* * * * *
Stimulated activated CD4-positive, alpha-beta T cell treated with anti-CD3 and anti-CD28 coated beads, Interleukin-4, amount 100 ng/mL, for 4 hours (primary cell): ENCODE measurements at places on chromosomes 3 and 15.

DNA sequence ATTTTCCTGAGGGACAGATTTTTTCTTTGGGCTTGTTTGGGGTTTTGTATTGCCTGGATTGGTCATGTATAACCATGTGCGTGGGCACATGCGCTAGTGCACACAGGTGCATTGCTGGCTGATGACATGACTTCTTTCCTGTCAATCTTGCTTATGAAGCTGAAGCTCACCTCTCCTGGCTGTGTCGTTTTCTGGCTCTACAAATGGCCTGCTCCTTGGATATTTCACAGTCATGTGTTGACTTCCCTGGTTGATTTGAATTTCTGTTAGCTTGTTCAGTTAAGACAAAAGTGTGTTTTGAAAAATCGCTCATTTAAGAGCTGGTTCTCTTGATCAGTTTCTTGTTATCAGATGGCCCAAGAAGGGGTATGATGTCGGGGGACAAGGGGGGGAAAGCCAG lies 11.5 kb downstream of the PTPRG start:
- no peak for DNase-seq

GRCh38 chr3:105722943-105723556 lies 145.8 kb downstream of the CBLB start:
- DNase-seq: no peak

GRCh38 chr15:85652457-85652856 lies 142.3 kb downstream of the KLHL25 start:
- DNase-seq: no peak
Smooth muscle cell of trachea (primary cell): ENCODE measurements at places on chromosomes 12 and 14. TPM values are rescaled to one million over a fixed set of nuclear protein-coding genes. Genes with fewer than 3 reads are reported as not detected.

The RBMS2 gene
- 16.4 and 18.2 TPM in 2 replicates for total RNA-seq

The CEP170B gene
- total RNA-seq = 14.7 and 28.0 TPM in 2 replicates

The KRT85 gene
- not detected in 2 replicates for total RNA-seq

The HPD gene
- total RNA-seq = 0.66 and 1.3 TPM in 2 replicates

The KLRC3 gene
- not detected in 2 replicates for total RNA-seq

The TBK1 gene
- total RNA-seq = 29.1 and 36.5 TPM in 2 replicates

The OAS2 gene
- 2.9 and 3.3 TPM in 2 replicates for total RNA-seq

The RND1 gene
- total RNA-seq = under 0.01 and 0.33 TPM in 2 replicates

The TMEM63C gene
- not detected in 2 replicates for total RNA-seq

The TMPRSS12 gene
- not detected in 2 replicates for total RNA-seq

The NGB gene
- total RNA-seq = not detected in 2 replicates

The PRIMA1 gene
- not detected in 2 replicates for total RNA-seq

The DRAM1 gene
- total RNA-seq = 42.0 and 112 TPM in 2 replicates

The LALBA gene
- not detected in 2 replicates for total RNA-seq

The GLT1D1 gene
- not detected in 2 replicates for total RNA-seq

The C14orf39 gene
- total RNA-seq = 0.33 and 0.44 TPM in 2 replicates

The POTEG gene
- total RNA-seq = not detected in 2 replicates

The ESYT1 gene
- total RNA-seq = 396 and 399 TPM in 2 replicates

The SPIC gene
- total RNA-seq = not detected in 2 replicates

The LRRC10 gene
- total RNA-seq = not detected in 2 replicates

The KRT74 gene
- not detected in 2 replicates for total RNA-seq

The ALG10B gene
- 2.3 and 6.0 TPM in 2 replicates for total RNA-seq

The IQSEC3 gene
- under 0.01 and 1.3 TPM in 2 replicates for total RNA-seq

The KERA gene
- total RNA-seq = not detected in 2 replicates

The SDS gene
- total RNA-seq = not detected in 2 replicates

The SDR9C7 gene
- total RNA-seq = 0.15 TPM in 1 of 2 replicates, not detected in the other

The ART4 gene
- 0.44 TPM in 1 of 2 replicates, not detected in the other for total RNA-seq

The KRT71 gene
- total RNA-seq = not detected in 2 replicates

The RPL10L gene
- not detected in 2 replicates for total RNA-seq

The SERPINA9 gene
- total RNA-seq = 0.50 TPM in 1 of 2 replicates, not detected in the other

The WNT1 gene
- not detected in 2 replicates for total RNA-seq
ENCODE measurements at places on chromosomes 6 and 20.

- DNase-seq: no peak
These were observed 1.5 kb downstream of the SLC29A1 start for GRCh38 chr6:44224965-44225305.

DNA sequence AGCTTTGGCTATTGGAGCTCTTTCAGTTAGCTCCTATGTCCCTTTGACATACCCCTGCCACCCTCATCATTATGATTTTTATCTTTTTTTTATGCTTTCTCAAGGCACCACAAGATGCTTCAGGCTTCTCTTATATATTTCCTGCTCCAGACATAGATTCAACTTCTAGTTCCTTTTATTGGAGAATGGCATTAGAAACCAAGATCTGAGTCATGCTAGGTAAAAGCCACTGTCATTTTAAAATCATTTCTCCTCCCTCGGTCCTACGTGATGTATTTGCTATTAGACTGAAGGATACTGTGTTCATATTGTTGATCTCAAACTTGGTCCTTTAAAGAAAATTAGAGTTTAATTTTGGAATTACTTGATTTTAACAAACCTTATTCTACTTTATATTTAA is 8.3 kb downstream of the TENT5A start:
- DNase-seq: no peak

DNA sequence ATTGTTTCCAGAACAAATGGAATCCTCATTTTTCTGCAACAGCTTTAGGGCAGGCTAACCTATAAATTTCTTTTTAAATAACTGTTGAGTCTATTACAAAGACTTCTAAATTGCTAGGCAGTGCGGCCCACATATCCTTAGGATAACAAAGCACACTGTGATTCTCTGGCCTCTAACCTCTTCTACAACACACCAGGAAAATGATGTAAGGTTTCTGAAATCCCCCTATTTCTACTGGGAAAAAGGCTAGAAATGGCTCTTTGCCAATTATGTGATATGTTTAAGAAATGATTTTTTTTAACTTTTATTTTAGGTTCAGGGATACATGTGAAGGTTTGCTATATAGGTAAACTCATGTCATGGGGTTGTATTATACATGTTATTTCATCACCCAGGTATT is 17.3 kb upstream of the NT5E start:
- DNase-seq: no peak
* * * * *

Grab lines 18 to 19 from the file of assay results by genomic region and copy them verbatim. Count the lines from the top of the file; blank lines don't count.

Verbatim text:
- not detected in 2 replicates for total RNA-seq

The TBK1 gene